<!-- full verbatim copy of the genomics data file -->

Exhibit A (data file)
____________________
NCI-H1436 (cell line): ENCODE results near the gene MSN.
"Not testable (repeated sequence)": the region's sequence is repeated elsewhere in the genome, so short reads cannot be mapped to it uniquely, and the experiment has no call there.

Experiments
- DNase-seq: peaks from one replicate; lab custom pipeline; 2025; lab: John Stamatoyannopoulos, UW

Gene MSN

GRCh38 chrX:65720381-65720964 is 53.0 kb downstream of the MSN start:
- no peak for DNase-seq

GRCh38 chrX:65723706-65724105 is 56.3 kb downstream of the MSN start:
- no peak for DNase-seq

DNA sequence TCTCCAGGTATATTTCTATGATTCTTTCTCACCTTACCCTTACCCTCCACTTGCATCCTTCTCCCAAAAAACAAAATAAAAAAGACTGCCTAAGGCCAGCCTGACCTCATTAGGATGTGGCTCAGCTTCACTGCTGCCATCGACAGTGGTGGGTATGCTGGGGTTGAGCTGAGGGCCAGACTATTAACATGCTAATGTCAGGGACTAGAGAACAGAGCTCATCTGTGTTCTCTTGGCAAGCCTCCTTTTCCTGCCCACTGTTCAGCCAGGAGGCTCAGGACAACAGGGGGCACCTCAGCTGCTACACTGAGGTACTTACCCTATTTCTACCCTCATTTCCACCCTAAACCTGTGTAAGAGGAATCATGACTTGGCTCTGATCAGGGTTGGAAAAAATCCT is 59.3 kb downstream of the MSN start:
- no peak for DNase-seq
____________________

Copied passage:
NCI-H1436 (cell line): ENCODE results near the gene MSN.
"Not testable (repeated sequence)": the region's sequence is repeated elsewhere in the genome, so short reads cannot be mapped to it uniquely, and the experiment has no call there.

Experiments
- DNase-seq: peaks from one replicate; lab custom pipeline; 2025; lab: John Stamatoyannopoulos, UW

Gene MSN

GRCh38 chrX:65720381-65720964 is 53.0 kb downstream of the MSN start:
- no peak for DNase-seq

GRCh38 chrX:65723706-65724105 is 56.3 kb downstream of the MSN start:
- no peak for DNase-seq

DNA sequence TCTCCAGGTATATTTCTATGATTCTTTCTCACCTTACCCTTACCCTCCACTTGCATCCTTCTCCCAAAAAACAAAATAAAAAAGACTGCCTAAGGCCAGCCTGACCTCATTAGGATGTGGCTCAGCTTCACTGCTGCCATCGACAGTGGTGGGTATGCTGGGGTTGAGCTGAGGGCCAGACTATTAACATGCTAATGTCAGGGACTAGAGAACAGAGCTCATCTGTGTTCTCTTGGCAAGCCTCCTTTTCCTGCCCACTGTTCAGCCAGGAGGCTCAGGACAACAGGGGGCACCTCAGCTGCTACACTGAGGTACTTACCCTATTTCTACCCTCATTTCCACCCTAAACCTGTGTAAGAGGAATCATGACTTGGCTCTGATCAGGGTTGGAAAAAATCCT is 59.3 kb downstream of the MSN start:
- no peak for DNase-seq